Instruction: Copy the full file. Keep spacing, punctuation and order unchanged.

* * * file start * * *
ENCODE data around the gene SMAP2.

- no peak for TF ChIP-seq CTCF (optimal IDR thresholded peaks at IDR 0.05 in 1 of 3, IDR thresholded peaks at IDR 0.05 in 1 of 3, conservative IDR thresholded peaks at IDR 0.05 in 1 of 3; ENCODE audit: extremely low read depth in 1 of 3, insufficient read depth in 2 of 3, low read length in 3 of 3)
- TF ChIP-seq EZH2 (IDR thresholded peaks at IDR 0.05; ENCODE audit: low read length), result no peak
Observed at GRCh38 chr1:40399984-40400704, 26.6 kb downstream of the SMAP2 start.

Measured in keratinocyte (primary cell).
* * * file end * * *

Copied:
ENCODE data around the gene SMAP2.

- no peak for TF ChIP-seq CTCF (optimal IDR thresholded peaks at IDR 0.05 in 1 of 3, IDR thresholded peaks at IDR 0.05 in 1 of 3, conservative IDR thresholded peaks at IDR 0.05 in 1 of 3; ENCODE audit: extremely low read depth in 1 of 3, insufficient read depth in 2 of 3, low read length in 3 of 3)
- TF ChIP-seq EZH2 (IDR thresholded peaks at IDR 0.05; ENCODE audit: low read length), result no peak
Observed at GRCh38 chr1:40399984-40400704, 26.6 kb downstream of the SMAP2 start.

Measured in keratinocyte (primary cell).